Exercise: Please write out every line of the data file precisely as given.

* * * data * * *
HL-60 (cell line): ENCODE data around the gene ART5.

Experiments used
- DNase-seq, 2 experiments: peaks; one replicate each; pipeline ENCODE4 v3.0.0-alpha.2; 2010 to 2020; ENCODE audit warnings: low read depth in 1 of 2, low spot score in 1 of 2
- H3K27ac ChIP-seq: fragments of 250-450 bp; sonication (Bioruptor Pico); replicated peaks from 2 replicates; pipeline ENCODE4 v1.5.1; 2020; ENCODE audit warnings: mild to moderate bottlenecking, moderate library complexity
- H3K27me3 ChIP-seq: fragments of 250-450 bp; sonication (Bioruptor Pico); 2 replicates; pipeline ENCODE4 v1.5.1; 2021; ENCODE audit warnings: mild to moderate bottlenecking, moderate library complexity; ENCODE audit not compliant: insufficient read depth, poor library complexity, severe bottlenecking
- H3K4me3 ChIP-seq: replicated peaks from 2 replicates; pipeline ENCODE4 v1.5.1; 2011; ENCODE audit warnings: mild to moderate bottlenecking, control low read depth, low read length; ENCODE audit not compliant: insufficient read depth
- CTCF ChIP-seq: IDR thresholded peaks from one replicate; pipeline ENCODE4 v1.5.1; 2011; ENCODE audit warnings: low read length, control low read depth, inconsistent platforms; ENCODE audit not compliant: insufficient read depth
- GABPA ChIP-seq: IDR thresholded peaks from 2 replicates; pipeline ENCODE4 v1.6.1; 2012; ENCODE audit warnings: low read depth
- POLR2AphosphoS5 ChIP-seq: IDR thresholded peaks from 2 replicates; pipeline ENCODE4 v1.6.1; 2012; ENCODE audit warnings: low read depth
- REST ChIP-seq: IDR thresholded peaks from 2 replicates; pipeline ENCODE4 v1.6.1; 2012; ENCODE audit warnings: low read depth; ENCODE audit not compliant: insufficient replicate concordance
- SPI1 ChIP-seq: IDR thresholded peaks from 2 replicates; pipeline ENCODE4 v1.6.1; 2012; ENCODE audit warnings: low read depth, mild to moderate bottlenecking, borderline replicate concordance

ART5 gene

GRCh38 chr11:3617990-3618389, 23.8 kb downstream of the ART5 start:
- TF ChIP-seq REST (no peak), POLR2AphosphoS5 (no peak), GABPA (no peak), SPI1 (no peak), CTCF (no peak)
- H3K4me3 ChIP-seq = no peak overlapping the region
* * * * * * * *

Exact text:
HL-60 (cell line): ENCODE data around the gene ART5.

Experiments used
- DNase-seq, 2 experiments: peaks; one replicate each; pipeline ENCODE4 v3.0.0-alpha.2; 2010 to 2020; ENCODE audit warnings: low read depth in 1 of 2, low spot score in 1 of 2
- H3K27ac ChIP-seq: fragments of 250-450 bp; sonication (Bioruptor Pico); replicated peaks from 2 replicates; pipeline ENCODE4 v1.5.1; 2020; ENCODE audit warnings: mild to moderate bottlenecking, moderate library complexity
- H3K27me3 ChIP-seq: fragments of 250-450 bp; sonication (Bioruptor Pico); 2 replicates; pipeline ENCODE4 v1.5.1; 2021; ENCODE audit warnings: mild to moderate bottlenecking, moderate library complexity; ENCODE audit not compliant: insufficient read depth, poor library complexity, severe bottlenecking
- H3K4me3 ChIP-seq: replicated peaks from 2 replicates; pipeline ENCODE4 v1.5.1; 2011; ENCODE audit warnings: mild to moderate bottlenecking, control low read depth, low read length; ENCODE audit not compliant: insufficient read depth
- CTCF ChIP-seq: IDR thresholded peaks from one replicate; pipeline ENCODE4 v1.5.1; 2011; ENCODE audit warnings: low read length, control low read depth, inconsistent platforms; ENCODE audit not compliant: insufficient read depth
- GABPA ChIP-seq: IDR thresholded peaks from 2 replicates; pipeline ENCODE4 v1.6.1; 2012; ENCODE audit warnings: low read depth
- POLR2AphosphoS5 ChIP-seq: IDR thresholded peaks from 2 replicates; pipeline ENCODE4 v1.6.1; 2012; ENCODE audit warnings: low read depth
- REST ChIP-seq: IDR thresholded peaks from 2 replicates; pipeline ENCODE4 v1.6.1; 2012; ENCODE audit warnings: low read depth; ENCODE audit not compliant: insufficient replicate concordance
- SPI1 ChIP-seq: IDR thresholded peaks from 2 replicates; pipeline ENCODE4 v1.6.1; 2012; ENCODE audit warnings: low read depth, mild to moderate bottlenecking, borderline replicate concordance

ART5 gene

GRCh38 chr11:3617990-3618389, 23.8 kb downstream of the ART5 start:
- TF ChIP-seq REST (no peak), POLR2AphosphoS5 (no peak), GABPA (no peak), SPI1 (no peak), CTCF (no peak)
- H3K4me3 ChIP-seq = no peak overlapping the region